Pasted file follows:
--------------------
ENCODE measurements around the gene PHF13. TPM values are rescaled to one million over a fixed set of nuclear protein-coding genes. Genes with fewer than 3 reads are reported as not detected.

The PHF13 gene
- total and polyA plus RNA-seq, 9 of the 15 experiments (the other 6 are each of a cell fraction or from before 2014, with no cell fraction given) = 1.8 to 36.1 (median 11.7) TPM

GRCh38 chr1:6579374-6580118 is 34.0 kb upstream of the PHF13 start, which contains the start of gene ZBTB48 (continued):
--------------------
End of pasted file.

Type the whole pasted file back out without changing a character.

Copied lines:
ENCODE measurements around the gene PHF13. TPM values are rescaled to one million over a fixed set of nuclear protein-coding genes. Genes with fewer than 3 reads are reported as not detected.

The PHF13 gene
- total and polyA plus RNA-seq, 9 of the 15 experiments (the other 6 are each of a cell fraction or from before 2014, with no cell fraction given) = 1.8 to 36.1 (median 11.7) TPM

GRCh38 chr1:6579374-6580118 is 34.0 kb upstream of the PHF13 start, which contains the start of gene ZBTB48 (continued):